When an individual is accused of a violation of probation they are not being charged with a new crime. Since the individual has already been given probation in sentencing, a proven violation of that probation may result in enforcing penalties according to the sentencing guidelines of the underlying crime which the individual was originally convicted of.
The courts take probation violations very seriously because by giving you probation instead of jail time for a conviction, they have shown a leap of faith that you have the ability to stay out of trouble and follow the probation guidelines. When you violate the probation, you have also violated the courts trust, which they do not respond favorably to if the violation of probation has been proven to exist.
An individual may be accused of violating their probation as a result of a "Technical Violation" or a "Substantive Violation."
Technical Violation of Probation: occurs when an individual violates the special conditions of their imposed probation. This type of violating the terms of probation does not involve committing a new crime. Common technical violations of probation include:
Substantive Violation of Probation: occurs when an individual violates the conditions probation by the act of committing a new crime. If convicted of the new crime, the individual will not only face the sentencing of the new crime, but also have the sentencing guidelines of the associated crime which lead to your probation being instated as well.
One of the pitfalls of being accused of a new crime is that even if you are found "not guilty" of the new alleged crime, the court has the authority to revoke your probation and reinstate the original conviction and sentencing guidelines. Unlike your original trial, in a violation of probation hearing, the prosecution must only prove that a "preponderance of the evidence" existed.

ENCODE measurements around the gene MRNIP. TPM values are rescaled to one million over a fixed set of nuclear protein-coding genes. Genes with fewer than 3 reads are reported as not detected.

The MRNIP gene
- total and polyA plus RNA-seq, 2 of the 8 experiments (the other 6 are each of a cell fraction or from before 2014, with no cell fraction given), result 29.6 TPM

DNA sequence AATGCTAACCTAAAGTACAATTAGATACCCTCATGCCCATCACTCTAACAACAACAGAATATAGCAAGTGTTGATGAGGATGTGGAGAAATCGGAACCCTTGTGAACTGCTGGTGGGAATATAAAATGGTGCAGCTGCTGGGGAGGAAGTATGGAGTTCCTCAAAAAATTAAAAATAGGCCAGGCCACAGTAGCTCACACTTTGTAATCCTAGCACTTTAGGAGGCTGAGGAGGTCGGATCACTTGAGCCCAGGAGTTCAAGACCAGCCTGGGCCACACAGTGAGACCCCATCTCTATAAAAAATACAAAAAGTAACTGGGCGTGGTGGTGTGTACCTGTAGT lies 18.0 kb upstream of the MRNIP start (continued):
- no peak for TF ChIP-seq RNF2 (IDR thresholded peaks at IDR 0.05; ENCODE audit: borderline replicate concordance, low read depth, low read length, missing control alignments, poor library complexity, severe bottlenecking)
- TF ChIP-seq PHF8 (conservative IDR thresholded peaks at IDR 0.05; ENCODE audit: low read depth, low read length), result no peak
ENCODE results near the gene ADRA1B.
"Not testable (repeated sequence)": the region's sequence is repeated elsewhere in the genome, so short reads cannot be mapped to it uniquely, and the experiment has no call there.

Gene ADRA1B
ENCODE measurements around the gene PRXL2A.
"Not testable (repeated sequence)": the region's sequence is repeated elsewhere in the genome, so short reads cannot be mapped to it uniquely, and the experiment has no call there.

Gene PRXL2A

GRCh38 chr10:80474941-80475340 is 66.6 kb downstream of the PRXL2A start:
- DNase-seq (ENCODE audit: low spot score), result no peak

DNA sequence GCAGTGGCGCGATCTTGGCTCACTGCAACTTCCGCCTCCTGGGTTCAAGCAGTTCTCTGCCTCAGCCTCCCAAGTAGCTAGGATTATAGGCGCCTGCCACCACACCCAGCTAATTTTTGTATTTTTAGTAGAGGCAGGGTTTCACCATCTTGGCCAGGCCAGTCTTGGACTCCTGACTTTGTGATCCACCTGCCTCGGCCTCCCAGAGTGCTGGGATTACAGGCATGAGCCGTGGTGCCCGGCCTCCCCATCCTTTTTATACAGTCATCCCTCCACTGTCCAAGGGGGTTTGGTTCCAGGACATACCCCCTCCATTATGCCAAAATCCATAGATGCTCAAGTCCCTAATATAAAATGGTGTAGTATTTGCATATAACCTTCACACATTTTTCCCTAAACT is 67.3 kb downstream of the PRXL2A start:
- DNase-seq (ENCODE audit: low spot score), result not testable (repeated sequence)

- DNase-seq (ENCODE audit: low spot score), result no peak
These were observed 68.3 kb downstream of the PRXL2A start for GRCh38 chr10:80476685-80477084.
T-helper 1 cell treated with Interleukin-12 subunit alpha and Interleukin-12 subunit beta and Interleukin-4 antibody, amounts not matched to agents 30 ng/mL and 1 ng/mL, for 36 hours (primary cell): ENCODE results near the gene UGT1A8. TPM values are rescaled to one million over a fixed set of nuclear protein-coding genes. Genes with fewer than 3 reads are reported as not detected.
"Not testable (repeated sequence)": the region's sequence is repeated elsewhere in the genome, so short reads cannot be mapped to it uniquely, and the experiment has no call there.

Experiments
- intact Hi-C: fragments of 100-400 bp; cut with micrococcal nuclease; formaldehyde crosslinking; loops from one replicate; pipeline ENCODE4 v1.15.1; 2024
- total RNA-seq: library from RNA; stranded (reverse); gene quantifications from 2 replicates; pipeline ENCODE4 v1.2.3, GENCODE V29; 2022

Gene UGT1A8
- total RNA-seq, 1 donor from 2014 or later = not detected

Protect your legal rights and make sure your voice is heard. We are experienced and have the resources to handle your violation of probation or other criminal defense legal needs.
Phone: (772) 221-2100
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David Kaplow received his Bachelor of Arts degree from the State University of New York at Binghamton, his Master of Arts degree from the University of Chicago, and his Juris Doctor from Florida State University.
For over a decade, David Kaplow has been practicing criminal defense law on the Treasure Coast. When he began his career as an Assistant Public Defender, David Kaplow successfully defended his clients with dedication and compassion. He was quickly promoted to handle major felony charges while serving as the head of the Misdemeanor Division in Martin County.
David Kaplow has helped thousands of clients charged with both misdemeanors and felonies. He also has extensive experience representing clients in jury trials on charges ranging from misdemeanor offenses such as DUI, domestic battery and retail theft, to more serious felonies like drug sales, aggravated battery, sexual offenses, attempted murder and murder.